High Gas Prices Won’t Cure Gridlock
It’s the New Math: a dollar-a-trip rise in the cost of fuel for a car trip to Manhattan is cutting traffic almost as much as Mayor Bloomberg’s eight-dollar toll plan would have done.
Too good to be true, right? But that’s the slant of the front-page headline in today’s Times, "Politics Failed, but Fuel Prices Cut Congestion":
Soaring gas prices and higher tolls seem to be doing for traffic in New York what Mayor Michael R. Bloomberg’s ambitious congestion pricing was supposed to do: reducing the number of cars clogging the city’s streets and pushing more people to use mass transit.
The article reports that traffic on MTA bridges and tunnels within the city and the Port Authority’s Hudson River crossings was down this spring by 4-5 percent compared with a year ago — within hailing distance of the 6.3 percent drop sought by the mayor’s plan.
Good news, but how much of the decline is due to the price of gas and how much to the toll increases that took effect around the same time?
I think that so far the tolls have been the bigger factor. Here’s why: a typical round-trip into the Manhattan CBD uses between 1.3 and 1.4
gallons of gas (based on an average 22.6-mile round-trip distance and a stop-and-start
17 miles per gallon). Nationally, gas cost $3.65 this April-May and $3.05 a year earlier, for a year-to-year increase of 60 cents a gallon or just 80 cents per trip. The toll increase was a good deal higher than this, even accounting for trips into town via the free bridges.
Okay, hardly anyone does these calculations before deciding whether or not to drive. And perhaps $4 gas will start to act as a tipping point, making it socially acceptable to drive less and triggering larger defections from cars than the numbers would predict — particularly in transit-rich environments like the New York region.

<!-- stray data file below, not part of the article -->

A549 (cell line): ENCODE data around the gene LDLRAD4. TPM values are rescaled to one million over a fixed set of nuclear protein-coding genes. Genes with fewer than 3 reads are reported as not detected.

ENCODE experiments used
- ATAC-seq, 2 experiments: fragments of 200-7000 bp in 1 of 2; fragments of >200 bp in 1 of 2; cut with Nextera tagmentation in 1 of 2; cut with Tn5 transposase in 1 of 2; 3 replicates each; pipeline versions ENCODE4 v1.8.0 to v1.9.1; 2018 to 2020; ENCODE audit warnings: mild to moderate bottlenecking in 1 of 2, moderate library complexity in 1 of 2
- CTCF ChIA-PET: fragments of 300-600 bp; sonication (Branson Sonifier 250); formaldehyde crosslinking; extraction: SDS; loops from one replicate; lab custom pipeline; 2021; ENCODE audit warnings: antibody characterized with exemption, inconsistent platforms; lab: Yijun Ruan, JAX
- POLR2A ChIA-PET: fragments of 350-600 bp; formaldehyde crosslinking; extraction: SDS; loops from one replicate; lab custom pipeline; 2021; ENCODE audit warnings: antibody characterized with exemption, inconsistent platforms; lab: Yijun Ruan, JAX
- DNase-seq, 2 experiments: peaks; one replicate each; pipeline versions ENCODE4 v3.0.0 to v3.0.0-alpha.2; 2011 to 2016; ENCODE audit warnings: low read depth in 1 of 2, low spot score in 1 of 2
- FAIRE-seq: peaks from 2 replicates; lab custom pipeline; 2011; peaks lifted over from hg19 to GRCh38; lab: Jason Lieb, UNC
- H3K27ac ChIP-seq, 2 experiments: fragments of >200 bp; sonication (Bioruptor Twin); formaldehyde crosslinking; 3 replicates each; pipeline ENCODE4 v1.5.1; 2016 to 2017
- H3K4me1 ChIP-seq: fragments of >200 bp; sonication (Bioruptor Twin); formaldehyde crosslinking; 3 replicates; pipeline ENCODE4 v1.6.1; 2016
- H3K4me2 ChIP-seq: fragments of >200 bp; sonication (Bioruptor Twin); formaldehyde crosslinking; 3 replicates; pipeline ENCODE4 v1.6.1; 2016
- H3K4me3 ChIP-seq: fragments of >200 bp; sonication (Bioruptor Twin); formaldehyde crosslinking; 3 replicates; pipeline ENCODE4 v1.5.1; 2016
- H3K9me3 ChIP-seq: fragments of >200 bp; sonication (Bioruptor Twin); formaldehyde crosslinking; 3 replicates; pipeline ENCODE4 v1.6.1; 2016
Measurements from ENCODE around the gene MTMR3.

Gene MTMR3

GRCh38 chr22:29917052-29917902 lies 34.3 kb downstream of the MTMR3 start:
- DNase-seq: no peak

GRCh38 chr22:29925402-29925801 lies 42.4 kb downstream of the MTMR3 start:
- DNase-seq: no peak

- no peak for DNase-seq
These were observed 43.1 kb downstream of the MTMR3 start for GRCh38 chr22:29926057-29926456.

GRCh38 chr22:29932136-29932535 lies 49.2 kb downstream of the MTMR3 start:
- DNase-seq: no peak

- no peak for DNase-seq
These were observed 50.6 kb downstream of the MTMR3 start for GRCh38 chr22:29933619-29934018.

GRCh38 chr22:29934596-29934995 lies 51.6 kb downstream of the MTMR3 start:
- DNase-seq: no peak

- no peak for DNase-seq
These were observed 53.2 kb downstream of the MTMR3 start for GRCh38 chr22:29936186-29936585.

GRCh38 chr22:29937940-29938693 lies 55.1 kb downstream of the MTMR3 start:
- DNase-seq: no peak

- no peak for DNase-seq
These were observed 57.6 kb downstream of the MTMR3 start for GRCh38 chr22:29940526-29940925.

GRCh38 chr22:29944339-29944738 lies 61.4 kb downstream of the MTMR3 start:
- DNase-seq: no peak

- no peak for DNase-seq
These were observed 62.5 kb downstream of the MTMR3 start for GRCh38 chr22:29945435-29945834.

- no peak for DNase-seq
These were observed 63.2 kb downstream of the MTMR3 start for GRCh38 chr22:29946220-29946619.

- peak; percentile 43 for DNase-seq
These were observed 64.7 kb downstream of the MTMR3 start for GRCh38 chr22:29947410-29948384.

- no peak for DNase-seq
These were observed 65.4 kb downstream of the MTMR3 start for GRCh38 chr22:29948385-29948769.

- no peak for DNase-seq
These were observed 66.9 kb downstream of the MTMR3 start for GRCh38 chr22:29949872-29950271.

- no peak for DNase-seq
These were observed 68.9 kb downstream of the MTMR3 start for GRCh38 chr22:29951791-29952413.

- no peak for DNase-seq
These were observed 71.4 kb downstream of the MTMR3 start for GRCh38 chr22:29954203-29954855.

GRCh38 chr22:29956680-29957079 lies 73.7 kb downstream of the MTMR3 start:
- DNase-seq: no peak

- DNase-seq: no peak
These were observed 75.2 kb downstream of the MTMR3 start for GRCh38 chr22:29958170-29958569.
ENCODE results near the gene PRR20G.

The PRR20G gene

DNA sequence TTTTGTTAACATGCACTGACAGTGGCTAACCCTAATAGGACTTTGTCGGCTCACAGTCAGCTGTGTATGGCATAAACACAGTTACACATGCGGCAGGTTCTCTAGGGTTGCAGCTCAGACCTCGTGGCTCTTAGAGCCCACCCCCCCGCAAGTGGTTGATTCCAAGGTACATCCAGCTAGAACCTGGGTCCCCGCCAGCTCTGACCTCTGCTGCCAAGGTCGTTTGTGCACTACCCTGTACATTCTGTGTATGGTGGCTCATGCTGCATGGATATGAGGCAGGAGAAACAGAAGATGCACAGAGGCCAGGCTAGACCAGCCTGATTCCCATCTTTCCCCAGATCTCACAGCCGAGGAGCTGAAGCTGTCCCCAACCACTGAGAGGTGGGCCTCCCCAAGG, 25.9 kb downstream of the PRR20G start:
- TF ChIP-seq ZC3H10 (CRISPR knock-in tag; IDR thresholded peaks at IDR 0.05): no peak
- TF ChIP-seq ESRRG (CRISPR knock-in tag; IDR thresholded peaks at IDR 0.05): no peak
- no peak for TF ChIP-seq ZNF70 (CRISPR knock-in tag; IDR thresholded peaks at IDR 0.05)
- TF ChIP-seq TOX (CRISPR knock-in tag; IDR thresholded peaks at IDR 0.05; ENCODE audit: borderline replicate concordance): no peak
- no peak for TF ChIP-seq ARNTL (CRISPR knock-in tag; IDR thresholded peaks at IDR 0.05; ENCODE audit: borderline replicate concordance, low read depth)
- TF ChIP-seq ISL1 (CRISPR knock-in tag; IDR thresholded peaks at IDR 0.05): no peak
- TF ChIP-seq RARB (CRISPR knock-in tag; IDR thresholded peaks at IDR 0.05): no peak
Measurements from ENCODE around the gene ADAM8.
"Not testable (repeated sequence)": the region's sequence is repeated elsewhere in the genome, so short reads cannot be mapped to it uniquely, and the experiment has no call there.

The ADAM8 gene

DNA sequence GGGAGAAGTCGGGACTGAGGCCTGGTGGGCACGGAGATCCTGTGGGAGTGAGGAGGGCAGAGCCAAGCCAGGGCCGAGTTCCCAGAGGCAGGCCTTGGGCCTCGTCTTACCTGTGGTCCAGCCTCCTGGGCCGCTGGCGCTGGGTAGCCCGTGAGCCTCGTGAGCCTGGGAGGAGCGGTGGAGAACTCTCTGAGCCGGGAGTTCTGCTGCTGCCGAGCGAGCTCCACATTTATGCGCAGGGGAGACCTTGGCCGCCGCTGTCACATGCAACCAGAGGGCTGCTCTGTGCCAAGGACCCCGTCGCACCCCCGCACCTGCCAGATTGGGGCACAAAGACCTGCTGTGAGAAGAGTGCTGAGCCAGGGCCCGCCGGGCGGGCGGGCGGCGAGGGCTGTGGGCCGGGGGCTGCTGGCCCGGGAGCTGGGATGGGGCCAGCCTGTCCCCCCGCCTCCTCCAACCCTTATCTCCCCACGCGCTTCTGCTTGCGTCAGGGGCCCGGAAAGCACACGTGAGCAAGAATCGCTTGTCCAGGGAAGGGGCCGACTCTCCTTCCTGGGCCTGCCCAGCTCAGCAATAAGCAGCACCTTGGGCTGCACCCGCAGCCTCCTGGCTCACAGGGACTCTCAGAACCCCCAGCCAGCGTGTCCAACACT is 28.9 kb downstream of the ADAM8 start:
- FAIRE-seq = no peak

Could happen. But I wouldn’t count on it. In recent years, the "elasticity" of gasoline consumption, as indicated by changes in usage relative to changes in pump prices, has been fairly constant across a wide range of price fluctuations. (See spreadsheet.) We’ll know more on this score in a few months, when usage data corresponding to the $4 price become available.
The Times quotes traffic guru Sam Schwartz:
If we start eclipsing $5 a gallon, which we might over the summer, I think we might get very close [to the mayor’s goal].
Gridlock Sam may be right. But what the article doesn’t say is, first, whether that 6.3 percent drop in Manhattan traffic (and 1-2 percent citywide) is so momentous; and, second, which tool for cutting traffic is more desirable: a "market-driven" gasoline price rise that enriches the owners of petroleum, or a socially-decided road-pricing policy whose revenues would be available to improve transit.
Relying on punishingly high gas prices to undo a century of motorist-skewed traffic policies is like praying for a hailstorm to cure a drought. Congestion pricing, particularly via game-changing programs such as the Kheel Plan, remains essential for New York.